In this episode of Transforming Sport, I interview Sport and Leisure Cultures research group member Dr Mark Doidge about his research on refugee’s integration into sports clubs and wider communities. An expert in the political and social role of football fans, Dr Doidge began volunteering his time with charities who work with refugees in Calais and in Brighton during the refugee ‘crisis’ of 2015. Here he discusses the importance of sport clubs as welcoming sites of sociality and integration of communities, both host and refugee, and how coaches can take an active role as brokers of sociality between sport club members. Dr Doidge has a recently published academic article in the International Journal of Sport Policy and Politics. He can be found on twitter at @markdoidge, and his other research is accessible via his University of Brighton staff profile page: https://research.brighton.ac.uk/en/persons/mark-doidge
In this Episode of Transforming Sport, Sport and Leisure Cultures research group member Sean Heath interviews Dr. James Wallis of University of Brighton about his research on athlete centered approaches to coaching, and coaching youth cricketers. An expert in pedagogy of physical education and coaching, Dr. Wallis has had to adapt his coaching techniques in unique ways during the COVID-19 lockdown. Here he discusses the importance of constraints based coaching methods and how these, combined with the knowledge of the individual characteristics of the practitioners, can shape healthier, more enjoyable, and more holistic coaching practices. Dr. Wallis has a forthcoming book on these topics which will be published in September 2020.
The video of Jim’s back garden cricket pitch constraints coaching setup can be found here: http://blogs.brighton.ac.uk/sasm/2020/05/01/sport-coaching-during-the-lockdown/
You can find more information on Jim’s research via his University of Brighton staff profile page: https://research.brighton.ac.uk/en/persons/james-wallis
This week I sat down with my fellow PhD Candidate Arthur Gaillard from the School of Sport and Service Management at the University of Brighton. His research focuses on the production of knowledge in the Sport for Development sector, trying to understand how the metrics for monitoring and evaluating these disparate developmental programs are created in the field, and how those are then translated and transformed by the various actors involved with these organizations. Our discussion centered around the changing landscape of face-to-face research during the COVID-19 global health pandemic, what effects this has had on his research, and how those within the SDP sector are adapting and innovating in this new pandemic environment.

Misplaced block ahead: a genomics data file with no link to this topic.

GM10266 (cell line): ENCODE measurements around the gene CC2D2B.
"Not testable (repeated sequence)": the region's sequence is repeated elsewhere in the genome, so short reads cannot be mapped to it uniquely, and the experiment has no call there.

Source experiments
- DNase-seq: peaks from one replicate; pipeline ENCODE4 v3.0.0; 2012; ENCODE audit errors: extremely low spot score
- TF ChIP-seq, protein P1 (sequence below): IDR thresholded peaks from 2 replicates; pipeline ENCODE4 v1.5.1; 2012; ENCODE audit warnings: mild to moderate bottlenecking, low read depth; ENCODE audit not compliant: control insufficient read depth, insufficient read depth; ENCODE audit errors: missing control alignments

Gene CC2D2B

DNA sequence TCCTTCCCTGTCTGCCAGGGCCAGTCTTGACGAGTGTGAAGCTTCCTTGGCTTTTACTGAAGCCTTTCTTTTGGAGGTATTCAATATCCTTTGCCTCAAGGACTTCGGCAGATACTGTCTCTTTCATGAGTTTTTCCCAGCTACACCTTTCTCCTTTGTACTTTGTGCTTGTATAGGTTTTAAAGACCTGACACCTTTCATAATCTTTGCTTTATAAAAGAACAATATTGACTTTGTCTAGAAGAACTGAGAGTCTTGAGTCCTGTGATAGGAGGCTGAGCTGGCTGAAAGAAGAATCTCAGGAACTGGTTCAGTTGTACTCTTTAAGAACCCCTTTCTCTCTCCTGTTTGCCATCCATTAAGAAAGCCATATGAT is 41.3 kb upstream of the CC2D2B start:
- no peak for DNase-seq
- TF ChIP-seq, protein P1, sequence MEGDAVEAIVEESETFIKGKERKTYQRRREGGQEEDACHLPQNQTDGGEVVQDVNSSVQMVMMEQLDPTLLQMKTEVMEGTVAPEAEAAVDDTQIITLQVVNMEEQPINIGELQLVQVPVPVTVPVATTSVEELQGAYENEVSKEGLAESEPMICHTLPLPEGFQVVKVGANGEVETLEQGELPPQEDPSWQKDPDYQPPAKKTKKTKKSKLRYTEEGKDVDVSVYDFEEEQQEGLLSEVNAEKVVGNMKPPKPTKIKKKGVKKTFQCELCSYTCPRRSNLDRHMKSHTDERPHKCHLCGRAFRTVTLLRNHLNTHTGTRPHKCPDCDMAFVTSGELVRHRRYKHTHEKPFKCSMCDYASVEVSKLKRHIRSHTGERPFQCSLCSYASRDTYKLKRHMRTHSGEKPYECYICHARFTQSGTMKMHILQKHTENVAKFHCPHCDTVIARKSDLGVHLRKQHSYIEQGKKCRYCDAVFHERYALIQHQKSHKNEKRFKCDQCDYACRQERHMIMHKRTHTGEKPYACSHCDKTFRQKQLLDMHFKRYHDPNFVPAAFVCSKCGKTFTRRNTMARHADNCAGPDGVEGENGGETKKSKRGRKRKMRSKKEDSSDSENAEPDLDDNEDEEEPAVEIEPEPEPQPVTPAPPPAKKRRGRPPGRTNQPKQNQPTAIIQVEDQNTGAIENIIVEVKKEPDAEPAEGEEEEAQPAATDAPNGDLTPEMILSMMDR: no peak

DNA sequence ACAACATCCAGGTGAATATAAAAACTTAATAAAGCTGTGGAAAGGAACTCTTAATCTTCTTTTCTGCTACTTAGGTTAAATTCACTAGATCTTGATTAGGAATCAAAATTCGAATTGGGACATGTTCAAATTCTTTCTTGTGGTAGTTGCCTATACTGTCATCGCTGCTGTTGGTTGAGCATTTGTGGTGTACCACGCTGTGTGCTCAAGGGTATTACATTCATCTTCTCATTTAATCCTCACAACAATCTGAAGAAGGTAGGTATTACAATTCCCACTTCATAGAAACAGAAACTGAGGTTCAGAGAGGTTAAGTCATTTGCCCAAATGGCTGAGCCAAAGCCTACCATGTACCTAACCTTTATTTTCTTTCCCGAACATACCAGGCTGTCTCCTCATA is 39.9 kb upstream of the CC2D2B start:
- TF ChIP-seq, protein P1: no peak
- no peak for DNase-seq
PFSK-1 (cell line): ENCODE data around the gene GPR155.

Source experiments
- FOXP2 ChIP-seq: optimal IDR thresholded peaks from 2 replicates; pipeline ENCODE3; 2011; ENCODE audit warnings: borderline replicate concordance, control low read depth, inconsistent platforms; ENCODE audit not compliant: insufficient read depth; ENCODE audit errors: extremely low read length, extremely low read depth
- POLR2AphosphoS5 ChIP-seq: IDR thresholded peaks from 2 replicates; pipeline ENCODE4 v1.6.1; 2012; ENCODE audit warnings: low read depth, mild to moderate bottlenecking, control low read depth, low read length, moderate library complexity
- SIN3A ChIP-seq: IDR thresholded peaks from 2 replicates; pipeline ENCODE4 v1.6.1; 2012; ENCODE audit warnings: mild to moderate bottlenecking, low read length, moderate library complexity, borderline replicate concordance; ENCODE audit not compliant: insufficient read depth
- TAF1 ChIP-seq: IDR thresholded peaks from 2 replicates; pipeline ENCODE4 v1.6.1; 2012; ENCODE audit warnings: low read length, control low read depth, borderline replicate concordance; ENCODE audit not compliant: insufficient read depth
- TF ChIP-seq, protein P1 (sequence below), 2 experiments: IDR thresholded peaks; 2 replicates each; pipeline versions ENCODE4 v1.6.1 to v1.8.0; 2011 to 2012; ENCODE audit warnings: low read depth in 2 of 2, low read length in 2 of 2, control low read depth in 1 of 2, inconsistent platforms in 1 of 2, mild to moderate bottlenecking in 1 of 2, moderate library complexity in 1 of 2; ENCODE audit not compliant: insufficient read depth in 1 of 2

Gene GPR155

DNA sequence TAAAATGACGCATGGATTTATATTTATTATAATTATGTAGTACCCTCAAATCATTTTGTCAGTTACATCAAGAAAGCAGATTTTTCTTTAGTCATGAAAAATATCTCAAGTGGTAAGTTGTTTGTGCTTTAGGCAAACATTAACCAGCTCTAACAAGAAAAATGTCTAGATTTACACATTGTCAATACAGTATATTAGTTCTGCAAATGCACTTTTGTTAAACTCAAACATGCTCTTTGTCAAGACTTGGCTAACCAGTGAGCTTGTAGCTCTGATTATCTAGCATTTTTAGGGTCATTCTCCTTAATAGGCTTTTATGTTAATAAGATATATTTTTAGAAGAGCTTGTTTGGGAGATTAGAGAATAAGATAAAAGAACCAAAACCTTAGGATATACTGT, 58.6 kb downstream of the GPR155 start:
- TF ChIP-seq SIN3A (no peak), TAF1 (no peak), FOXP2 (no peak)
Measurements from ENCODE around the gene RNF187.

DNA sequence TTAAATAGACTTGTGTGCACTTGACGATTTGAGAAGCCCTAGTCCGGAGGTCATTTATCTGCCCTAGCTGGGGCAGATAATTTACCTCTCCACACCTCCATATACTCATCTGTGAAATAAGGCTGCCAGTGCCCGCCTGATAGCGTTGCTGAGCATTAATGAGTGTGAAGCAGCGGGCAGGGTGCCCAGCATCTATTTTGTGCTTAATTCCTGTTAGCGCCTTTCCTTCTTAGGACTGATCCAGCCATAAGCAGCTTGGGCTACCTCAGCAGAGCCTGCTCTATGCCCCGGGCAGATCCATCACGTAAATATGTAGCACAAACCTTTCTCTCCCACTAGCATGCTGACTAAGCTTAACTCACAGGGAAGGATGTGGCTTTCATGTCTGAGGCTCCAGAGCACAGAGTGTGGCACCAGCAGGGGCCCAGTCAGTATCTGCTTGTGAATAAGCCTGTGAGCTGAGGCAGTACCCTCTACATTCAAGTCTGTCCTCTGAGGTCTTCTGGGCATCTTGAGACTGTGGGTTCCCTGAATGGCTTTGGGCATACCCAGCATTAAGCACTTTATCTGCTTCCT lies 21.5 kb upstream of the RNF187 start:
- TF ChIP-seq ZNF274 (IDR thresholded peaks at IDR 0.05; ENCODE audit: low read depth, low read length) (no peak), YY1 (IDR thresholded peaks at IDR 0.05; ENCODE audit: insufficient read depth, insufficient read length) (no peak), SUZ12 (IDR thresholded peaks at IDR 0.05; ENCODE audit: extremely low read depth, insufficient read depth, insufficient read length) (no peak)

Contacts for Arthur Gaillard:
Research Profile: https://research.brighton.ac.uk/en/persons/arthur-gaillard
In this episode of Transforming Sport, Sport and Leisure Cultures research group member Dr Alex Channon interviews Dr Jack Sugden of Edge Hill University about his research on mixed martial arts (MMA) and men’s mental health. An expert in sport development and management, Dr Sugden started training in MMA as part of a research project exploring the sport’s appeal to its practitioners. Here he discusses the importance it holds in the lives of those who practice it, focusing specifically on the stories told by men about its value in helping them cope with various troubles of modern life. Dr Sugden has recently written about this project on the academic blog site, The Conversation, and also has an academic article on the topic forthcoming for publication in the Sociology of Sport Journal.
Jack Sugden can be found on twitter at @j_sugden, and his other research is accessible via his Edge Hill University staff profile page: https://research.edgehill.ac.uk/en/persons/jack-sugden.
In this inaugural episode of Transforming Sport, Sean Heath speaks with Sport and Leisure Cultures research group members, Dr. Thomas Carter, Dr. Dan Burdsey, and Dr. Mark Doidge about the broad field of social science research into sport. Drawing from their collectively edited book Transforming Sport: Knowledges, Practices, Structures our discussion centred around why sport matters and what transforming sport means in today’s volatile world. If we are the type of games we play, then we need to be looking at sport as a social catalyst while peeling back the veneer of sport as “inherently good” and looking at the social injustices that sport hides.
On Running and Becoming Human: An Anthropological Perspective
Racism and English Football: For Club and Country
Ultras: European Football Fandom in the Twenty First Century
Although the Transforming Sport podcast is run by and features discussions with academic researchers, our intention is to discuss these kinds of issues in ways which appeal to listeners outside of academia. For listeners who want to engage with deeper theoretical questions, think critically about research methods and so on, we will provide links in each podcast to academic literature to help keep the conversation going. Thank you for listening to this introduction; we hope that your interest has been piqued, and invite you to continue listening.